The Conservancy’s pioneering grassbank is centered at our 60,000 acre Matador Ranch. Under the program, local ranchers pay discounted fees to graze their cattle on the Matador in exchange for wildlife-friendly practices on their own operations. The minimum requirement for membership in the grassbank is a committment to control noxious weeds and not break any new ground (sodbusting). After that, the lease price drops for additional conservation measures. For example, protecting prairie dog habitat earns a discount, securing Sage-grouse leks earns another, modifying fences, that's right, more money off the lease price.
The agreements secure habitat for Sage-grouse and grassland birds; increase the use of wildlife-friendly fencing, protect streams; control weeds;and prevent plowing under native prairie.
The program evolved in 2002 after the area had suffered from three years of severe drought, and ranchers were facing selling off their herds if they didn’t find grazing. They found grass at the Matador. The program helped the ranchers rest their drought-weary ranchlands, and helped the Conservancy develop positive relations among neighbors.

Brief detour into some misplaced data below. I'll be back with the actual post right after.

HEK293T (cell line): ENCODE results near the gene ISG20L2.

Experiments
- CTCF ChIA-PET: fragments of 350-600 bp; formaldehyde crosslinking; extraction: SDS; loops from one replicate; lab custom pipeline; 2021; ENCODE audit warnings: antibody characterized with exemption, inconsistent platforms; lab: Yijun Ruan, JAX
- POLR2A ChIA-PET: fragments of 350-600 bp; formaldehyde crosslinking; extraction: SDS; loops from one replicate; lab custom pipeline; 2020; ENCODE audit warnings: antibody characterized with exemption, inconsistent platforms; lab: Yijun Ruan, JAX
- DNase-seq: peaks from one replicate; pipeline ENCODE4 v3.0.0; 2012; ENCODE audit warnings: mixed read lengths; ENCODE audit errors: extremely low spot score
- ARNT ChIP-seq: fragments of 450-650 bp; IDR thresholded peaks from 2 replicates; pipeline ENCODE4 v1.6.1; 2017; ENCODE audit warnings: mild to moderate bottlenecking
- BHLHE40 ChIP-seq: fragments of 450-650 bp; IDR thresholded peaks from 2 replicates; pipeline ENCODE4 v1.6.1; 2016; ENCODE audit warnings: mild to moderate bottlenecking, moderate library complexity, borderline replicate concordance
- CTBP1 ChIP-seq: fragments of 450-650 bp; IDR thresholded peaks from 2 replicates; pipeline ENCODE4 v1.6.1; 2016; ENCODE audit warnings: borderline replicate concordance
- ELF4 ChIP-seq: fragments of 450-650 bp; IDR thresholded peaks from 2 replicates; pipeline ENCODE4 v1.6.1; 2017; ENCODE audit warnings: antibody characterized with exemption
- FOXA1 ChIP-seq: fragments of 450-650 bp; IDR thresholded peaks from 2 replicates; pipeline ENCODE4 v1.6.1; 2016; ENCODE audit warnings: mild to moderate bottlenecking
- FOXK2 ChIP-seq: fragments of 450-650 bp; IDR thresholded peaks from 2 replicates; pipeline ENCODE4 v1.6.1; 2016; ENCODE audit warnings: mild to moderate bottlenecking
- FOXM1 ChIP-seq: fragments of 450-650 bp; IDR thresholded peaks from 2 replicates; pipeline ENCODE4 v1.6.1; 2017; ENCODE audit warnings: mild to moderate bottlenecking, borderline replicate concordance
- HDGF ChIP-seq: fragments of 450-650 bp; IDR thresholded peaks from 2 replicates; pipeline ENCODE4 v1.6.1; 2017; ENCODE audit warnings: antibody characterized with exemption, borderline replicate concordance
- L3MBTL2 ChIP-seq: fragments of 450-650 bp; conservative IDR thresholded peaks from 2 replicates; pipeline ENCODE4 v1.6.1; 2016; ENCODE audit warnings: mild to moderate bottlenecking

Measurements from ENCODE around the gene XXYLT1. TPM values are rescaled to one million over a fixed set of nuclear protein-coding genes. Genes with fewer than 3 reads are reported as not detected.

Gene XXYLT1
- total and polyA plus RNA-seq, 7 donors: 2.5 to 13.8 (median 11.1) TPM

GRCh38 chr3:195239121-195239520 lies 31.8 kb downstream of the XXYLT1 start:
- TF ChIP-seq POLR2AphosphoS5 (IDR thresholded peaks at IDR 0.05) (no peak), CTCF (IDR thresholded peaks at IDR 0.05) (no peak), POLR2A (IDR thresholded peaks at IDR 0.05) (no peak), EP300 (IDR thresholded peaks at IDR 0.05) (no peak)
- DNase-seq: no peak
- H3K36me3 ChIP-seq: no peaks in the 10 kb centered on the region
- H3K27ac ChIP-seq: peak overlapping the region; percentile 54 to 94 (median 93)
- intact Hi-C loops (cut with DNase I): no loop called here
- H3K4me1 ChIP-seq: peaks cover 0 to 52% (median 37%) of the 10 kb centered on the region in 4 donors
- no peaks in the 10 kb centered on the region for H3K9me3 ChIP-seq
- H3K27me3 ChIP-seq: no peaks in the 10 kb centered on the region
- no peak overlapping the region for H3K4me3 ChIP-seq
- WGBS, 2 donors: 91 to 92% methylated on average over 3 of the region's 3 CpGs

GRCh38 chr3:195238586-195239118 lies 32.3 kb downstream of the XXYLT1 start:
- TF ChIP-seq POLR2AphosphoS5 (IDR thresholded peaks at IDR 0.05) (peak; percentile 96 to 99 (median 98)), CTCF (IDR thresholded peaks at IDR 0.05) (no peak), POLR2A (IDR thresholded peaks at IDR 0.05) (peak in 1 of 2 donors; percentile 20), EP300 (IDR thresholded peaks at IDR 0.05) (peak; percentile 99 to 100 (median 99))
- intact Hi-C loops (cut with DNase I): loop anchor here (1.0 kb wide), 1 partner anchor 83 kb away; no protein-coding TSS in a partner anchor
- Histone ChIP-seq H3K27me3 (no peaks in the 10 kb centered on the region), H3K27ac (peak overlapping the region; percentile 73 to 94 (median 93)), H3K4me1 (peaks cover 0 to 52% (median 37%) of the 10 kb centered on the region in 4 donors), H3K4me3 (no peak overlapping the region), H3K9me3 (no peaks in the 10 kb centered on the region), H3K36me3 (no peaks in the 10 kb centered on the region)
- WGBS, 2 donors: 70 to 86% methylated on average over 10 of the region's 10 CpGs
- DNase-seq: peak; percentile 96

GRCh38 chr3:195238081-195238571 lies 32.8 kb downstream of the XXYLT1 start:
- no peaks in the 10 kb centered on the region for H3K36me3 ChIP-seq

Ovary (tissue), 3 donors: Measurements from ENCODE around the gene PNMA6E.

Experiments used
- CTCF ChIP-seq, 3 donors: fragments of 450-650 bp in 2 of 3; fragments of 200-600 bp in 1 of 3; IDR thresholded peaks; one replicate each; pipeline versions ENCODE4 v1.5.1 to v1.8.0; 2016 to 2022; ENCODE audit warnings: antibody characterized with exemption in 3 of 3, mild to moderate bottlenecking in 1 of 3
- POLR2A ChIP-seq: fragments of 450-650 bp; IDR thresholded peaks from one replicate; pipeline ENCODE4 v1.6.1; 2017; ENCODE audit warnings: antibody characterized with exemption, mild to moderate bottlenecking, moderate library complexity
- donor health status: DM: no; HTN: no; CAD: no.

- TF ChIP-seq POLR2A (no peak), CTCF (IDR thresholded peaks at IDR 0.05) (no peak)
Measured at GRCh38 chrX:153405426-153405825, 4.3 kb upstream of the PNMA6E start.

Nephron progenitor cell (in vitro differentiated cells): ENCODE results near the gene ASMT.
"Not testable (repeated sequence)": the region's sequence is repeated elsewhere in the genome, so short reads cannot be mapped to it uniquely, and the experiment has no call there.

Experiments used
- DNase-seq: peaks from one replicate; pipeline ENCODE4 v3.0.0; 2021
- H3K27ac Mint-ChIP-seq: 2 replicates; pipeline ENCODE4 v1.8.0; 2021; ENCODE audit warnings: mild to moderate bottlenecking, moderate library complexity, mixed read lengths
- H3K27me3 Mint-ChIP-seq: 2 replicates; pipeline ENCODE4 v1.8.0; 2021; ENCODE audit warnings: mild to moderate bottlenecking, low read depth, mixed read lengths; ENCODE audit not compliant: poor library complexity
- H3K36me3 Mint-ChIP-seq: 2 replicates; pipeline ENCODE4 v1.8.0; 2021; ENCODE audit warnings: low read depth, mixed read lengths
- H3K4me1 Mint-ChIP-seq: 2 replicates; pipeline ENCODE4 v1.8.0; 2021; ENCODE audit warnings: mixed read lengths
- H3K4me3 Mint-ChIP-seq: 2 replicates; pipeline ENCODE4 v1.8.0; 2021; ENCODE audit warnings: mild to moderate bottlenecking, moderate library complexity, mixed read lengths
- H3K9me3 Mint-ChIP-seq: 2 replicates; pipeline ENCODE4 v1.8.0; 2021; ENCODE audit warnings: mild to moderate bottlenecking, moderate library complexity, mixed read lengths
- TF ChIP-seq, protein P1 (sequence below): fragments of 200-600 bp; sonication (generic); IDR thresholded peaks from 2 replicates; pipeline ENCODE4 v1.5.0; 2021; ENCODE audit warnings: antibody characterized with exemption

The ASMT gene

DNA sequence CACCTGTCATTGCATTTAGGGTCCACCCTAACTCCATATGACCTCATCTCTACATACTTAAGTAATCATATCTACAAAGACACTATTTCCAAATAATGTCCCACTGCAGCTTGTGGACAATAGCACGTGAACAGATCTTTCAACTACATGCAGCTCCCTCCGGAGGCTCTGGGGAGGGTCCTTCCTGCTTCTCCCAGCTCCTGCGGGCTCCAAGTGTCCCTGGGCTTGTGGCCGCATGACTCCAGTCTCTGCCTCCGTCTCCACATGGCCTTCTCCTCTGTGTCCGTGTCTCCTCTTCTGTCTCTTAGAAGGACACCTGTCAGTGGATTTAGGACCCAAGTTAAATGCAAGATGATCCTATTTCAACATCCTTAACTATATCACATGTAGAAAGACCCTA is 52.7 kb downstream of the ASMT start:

“We are real pleased with this opportunity,” says rancher Dale Veseth, “This has made a huge difference in this community… When you help feed families and cows, they’ll remember.”
The local ranchers help plan and manage the grassbank. The result is that participating ranchers, along with the Matador, have improved habitat across more than 250,000 acres in south Phillips County. They have also helped us protect more than 56,000 acres of habitat for highly threatened Greater Sage-Grouse and remove or modify miles of fencing that endangered wildlife.
The grassbank has allowed them to broaden that stewardship in ways that increased benefits to wildlife, without reducing the already slim profit margins for ranching. This partnership has helped conserve some of the most important remaining habitat for grassland birds, pronghorn, prairie dogs, and Sage grouse in the country.